So it's not just lust. It takes our hero and heroine a journey of thousands of miles, in a place that isn't home to either of them to discover what love is -- and the sacrifices it entails. Heartbreak Creek is the perfect backdrop to all of these unfolding love stories. With such an evocative name and by knowing the residents of the town, even without knowing the history of the place or of its name, we can instantly envision that this was a place where hearts and souls came to escape.

I thought it was necessary for Angus and Maddie to make this trip. For Maddie, it was a journey of self discovery. At the beginning of the book, she seemed a bit lost and didn't know what she wanted. Five years in America has shaped her to become a woman capable of making her own decisions and of speaking her own mind. From a shy, reluctant English country lass, she became a famed photography and a true, equal partner to Angus.

Angus's life has always been defined by duty: either he obeys it or rebels against it. Why did he marry Maddie? Initially, it was because his parents forbade it -- and part of what draws you into this story is seeing how Angus's emotions develop and deepen as he gets to know his wife more. (Read the first paragraph of p. 185!)

Colorado Dawn also features the wonderful side story of Prudence and Thomas -- which contrasts quite well with Angus and Maddie's love story. Thomas and Pru admit that they love each other but, with such painful pasts, what they needed to figure out was how they could express that love without hurting each other.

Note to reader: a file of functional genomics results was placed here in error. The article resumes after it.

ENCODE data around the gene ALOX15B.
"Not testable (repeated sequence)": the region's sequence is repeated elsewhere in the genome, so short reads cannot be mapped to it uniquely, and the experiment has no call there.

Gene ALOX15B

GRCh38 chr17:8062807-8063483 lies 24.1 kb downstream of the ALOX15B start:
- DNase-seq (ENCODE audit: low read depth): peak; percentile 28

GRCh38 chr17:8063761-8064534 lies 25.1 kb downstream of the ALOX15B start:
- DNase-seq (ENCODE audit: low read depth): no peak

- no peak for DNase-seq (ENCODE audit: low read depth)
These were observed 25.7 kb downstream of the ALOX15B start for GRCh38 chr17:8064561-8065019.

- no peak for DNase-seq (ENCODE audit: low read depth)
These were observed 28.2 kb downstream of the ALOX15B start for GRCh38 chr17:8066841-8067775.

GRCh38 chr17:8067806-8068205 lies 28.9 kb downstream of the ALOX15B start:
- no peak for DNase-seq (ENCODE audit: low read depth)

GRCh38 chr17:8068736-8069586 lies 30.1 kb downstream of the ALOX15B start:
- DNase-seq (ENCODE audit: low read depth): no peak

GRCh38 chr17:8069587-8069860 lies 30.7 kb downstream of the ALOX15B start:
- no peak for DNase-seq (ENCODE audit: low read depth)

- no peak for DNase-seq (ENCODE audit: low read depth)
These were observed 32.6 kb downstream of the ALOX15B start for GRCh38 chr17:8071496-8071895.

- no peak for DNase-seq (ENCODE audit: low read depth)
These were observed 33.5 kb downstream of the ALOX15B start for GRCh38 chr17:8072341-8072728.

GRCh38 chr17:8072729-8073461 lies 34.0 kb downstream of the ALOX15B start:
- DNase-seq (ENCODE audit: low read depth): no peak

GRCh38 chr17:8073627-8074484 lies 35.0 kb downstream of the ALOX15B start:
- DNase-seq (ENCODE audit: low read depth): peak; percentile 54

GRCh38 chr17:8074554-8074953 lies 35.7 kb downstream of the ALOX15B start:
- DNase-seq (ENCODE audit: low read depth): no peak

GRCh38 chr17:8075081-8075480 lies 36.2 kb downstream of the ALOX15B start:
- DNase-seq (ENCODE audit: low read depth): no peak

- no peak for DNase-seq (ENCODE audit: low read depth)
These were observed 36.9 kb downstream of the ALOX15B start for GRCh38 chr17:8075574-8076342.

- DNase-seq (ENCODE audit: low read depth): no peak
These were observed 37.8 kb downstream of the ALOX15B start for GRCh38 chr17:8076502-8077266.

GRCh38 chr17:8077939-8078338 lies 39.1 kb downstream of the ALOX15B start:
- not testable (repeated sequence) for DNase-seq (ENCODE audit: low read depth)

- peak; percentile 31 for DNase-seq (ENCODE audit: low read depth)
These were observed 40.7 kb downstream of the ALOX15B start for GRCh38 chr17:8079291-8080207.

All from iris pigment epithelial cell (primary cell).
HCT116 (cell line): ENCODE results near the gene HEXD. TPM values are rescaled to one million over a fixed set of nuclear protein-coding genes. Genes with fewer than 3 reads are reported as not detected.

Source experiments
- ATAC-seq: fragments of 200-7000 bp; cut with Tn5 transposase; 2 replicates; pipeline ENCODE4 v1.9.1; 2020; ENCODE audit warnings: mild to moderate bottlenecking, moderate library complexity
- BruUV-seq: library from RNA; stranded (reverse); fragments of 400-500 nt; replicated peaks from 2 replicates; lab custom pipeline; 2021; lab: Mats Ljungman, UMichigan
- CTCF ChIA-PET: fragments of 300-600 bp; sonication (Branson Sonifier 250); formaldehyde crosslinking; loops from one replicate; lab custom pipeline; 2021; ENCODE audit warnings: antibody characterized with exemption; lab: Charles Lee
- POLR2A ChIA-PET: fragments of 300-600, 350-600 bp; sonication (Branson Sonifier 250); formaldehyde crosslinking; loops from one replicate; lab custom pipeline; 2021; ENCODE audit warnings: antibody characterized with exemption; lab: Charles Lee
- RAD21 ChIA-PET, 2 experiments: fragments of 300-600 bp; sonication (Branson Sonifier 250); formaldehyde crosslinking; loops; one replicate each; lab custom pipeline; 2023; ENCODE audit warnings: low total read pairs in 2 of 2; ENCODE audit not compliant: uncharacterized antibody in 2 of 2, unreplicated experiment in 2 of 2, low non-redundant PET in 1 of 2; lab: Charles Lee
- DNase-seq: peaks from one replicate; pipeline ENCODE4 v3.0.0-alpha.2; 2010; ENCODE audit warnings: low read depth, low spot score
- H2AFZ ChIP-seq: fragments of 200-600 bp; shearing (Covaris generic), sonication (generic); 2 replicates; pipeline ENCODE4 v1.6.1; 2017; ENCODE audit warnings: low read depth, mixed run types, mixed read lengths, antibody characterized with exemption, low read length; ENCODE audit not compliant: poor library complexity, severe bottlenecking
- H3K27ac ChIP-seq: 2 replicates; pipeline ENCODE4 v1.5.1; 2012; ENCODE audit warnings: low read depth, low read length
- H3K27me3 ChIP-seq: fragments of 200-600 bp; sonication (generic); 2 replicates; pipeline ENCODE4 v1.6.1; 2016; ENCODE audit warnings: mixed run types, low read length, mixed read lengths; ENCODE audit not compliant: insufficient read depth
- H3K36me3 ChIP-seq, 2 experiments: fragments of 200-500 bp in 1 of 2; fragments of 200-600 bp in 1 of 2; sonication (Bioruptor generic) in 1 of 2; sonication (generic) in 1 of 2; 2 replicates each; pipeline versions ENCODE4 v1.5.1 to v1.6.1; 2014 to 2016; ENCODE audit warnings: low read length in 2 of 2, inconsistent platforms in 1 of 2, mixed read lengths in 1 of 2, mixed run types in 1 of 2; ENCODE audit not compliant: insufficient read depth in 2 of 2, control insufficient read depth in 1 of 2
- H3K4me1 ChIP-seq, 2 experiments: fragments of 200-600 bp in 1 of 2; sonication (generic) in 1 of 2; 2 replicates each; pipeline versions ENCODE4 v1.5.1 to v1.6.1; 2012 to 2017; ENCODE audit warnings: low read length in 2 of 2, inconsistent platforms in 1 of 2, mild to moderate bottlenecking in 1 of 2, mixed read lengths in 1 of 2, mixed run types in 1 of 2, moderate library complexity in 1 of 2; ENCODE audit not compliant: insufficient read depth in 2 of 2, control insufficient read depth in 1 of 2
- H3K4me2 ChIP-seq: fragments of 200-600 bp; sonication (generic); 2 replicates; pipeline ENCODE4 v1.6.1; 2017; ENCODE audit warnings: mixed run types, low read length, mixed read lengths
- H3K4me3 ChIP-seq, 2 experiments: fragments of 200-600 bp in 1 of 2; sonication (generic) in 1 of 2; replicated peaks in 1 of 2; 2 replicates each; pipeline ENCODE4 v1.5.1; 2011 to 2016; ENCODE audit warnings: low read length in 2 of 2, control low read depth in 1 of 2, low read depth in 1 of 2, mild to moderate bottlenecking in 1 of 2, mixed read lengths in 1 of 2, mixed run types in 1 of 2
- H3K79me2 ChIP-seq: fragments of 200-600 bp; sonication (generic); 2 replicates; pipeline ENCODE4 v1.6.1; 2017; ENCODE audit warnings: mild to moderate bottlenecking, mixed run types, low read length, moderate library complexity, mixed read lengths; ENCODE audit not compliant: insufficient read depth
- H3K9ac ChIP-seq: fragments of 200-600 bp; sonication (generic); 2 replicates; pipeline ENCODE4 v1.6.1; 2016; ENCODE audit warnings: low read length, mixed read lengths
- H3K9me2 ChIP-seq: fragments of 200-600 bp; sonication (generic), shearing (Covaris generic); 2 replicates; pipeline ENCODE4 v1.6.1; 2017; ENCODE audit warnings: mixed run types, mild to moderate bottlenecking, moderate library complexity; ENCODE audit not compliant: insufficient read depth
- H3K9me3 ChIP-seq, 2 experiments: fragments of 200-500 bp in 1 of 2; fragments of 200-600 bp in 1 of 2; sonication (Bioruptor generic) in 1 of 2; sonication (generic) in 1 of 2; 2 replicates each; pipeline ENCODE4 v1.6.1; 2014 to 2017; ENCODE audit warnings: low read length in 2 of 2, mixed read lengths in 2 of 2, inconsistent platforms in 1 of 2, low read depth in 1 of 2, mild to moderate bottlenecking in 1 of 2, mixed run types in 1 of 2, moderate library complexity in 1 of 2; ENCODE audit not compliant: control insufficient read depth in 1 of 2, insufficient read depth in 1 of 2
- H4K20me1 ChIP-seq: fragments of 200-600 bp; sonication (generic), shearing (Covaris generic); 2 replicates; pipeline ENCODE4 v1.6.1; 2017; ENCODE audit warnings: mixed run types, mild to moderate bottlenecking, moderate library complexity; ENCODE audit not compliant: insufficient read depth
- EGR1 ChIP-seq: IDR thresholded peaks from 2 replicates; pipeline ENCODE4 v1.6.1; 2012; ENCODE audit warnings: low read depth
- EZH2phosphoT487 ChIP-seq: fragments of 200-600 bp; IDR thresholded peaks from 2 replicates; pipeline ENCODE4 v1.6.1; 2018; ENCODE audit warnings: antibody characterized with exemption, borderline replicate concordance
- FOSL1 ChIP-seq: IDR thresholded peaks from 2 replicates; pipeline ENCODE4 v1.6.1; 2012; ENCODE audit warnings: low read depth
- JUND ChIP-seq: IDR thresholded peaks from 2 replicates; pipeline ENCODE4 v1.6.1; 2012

She saw the laughter in his black eyes. And the love. She knew what he wanted from her. But whenever she thought about what that entailed, the coil of fear lodged in her chest tightened a little bit more.


His expression softened. "I see your fear, eho'nehevehohtse. It hides behind your eyes when you look at me, and in your hands when you allow yourself to touch me. But I am not your enemy, heme'oono. You will think on that while I am gone." Reaching out, he gently brushed his fingertips across her jaw. "Nemehotatse, Prudence Lincoln."

"What does that mean? I don't understand what you're saying."

"Yes, eho'nehevehohtse. You know."
- pp. 210-211

One of my favorite scenes in the story was when Angus/Lord Ashby visited Ed and Declan Brodie's house and Angus was introduced to the kids:
"...Children, this is Lord Ashby."

Clasping his hands once more behind his back, Ash gave a curt, military nod.

"Lord?" The girl's eyes widened. "You're named after God?"
- p. 162

This was a wonderful book with lots of laughter, heart and passion. Now I'm off to find copies of the other books in the series.

Colorado Dawn is the second book in Kaki Warner's Runaway Brides series. To find out more about Kaki Warner and her books, visit her website. She's also on Facebook and on Goodreads.


  1. Kaki writes such wonderful books. I can't wait to get Colorado Dawn